“The arts are so threatened by budgeting these days,” the actress says. “So many really important funding organizations are so challenged because of the administration at the moment saying there are going to be big cuts. The arts are always the first thing cut. So to the extent that we can make children aware of the value of them, maybe that helps just a little bit.”

The duo also looks to educate parents and faculty on the importance of the arts. From music helping with math to the critical thinking skills learned in the theater aiding children studying the sciences, the synergy between the arts and other subjects in school is hard to ignore and both Andrews and Hamilton think introducing kids to the arts at a young age produces a more fully rounded human being for the future. 

“If children are exposed to the arts at a young age, later in life, there are such rewards and benefits,” Andrews says. “They’ve proven if you’re exposed to the arts you’re much more likely to vote …”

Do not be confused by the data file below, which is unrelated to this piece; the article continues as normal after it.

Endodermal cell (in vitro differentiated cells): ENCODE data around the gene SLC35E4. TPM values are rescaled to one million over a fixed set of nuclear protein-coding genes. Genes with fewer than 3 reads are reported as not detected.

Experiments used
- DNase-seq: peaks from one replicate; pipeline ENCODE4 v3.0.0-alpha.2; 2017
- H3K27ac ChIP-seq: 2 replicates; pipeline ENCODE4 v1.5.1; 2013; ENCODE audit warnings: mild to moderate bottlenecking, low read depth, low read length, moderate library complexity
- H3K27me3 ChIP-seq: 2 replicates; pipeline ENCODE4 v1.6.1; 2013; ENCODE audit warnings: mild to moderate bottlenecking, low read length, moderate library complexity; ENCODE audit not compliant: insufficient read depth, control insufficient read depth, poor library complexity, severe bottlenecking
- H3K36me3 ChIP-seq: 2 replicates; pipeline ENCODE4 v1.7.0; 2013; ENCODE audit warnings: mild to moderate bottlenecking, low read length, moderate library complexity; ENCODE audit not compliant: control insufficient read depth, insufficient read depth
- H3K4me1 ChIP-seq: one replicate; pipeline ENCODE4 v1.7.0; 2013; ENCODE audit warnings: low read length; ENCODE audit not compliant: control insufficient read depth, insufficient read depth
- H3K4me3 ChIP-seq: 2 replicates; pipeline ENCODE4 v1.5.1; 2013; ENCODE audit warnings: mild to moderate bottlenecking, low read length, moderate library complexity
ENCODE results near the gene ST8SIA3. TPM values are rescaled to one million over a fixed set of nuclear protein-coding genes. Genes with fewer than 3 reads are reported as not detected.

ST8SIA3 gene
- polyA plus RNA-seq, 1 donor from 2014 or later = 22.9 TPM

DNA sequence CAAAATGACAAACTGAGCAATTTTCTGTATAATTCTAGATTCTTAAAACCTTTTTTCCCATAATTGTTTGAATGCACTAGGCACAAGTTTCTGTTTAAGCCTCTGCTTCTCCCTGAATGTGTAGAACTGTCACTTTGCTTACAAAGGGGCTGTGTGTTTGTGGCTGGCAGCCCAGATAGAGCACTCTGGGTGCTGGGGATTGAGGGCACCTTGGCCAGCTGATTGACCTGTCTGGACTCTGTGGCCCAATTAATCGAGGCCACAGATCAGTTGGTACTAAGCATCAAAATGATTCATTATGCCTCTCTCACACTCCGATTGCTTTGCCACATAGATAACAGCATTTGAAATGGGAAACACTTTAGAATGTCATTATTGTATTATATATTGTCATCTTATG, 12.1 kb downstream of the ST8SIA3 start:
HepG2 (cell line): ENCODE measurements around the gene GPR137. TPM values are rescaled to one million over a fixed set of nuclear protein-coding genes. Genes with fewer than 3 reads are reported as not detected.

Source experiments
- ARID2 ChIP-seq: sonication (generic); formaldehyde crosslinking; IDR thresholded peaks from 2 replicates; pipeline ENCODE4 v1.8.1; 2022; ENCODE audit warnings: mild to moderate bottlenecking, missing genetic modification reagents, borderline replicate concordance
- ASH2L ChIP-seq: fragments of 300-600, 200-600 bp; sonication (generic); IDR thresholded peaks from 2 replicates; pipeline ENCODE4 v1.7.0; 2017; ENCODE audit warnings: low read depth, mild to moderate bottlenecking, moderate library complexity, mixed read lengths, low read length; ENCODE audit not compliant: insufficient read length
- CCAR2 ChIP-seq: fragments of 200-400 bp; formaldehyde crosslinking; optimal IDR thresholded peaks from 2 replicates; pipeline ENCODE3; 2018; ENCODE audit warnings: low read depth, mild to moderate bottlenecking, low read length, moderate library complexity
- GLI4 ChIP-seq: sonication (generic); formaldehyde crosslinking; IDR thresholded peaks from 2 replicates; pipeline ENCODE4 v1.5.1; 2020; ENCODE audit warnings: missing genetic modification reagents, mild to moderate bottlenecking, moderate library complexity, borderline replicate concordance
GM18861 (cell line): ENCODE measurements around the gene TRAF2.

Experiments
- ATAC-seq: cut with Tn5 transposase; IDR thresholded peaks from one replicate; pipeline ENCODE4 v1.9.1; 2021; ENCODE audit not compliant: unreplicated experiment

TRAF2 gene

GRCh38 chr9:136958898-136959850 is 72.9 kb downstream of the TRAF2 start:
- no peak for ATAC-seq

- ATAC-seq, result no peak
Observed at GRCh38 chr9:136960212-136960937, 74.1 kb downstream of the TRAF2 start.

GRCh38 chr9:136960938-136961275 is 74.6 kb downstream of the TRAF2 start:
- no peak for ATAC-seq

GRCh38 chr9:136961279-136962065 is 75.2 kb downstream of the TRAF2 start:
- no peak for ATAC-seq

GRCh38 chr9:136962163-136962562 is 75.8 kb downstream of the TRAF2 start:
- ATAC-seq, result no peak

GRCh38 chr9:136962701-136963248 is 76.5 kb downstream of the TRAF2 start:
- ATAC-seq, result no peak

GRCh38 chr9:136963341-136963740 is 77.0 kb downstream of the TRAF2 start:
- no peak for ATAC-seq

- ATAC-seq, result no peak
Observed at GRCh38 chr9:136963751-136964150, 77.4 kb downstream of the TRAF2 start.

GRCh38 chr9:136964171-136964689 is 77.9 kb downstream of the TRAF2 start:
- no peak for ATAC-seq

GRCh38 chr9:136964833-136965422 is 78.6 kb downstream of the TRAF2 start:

“And to be more philanthropic,” Hamilton chimes in, citing studies done by the National Endowment for the Arts.

Ultimately though, both women have a very personal reason for wanting to get the next generation interested in the arts. For Andrews, performing on stage and in films has taught her the joy of giving and communing with an audience. For Hamilton, a very specific moment comes to mind when asked what the arts have meant for her.